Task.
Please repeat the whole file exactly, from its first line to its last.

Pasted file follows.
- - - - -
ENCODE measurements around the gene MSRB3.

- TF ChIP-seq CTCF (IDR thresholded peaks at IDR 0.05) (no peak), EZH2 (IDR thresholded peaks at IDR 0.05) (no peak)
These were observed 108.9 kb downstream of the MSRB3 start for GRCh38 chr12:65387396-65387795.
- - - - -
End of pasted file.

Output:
ENCODE measurements around the gene MSRB3.

- TF ChIP-seq CTCF (IDR thresholded peaks at IDR 0.05) (no peak), EZH2 (IDR thresholded peaks at IDR 0.05) (no peak)
These were observed 108.9 kb downstream of the MSRB3 start for GRCh38 chr12:65387396-65387795.